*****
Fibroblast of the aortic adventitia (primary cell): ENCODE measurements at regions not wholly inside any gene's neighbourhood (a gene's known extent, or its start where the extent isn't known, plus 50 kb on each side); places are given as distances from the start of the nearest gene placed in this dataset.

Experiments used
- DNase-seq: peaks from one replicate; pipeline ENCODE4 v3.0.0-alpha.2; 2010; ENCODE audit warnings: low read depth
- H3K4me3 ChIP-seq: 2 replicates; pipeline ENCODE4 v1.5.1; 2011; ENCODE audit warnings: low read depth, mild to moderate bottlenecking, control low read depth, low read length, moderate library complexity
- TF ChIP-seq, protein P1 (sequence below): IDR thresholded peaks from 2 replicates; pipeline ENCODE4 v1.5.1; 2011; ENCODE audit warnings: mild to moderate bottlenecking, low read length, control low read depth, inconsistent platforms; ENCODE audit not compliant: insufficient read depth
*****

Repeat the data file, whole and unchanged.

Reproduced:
Fibroblast of the aortic adventitia (primary cell): ENCODE measurements at regions not wholly inside any gene's neighbourhood (a gene's known extent, or its start where the extent isn't known, plus 50 kb on each side); places are given as distances from the start of the nearest gene placed in this dataset.

Experiments used
- DNase-seq: peaks from one replicate; pipeline ENCODE4 v3.0.0-alpha.2; 2010; ENCODE audit warnings: low read depth
- H3K4me3 ChIP-seq: 2 replicates; pipeline ENCODE4 v1.5.1; 2011; ENCODE audit warnings: low read depth, mild to moderate bottlenecking, control low read depth, low read length, moderate library complexity
- TF ChIP-seq, protein P1 (sequence below): IDR thresholded peaks from 2 replicates; pipeline ENCODE4 v1.5.1; 2011; ENCODE audit warnings: mild to moderate bottlenecking, low read length, control low read depth, inconsistent platforms; ENCODE audit not compliant: insufficient read depth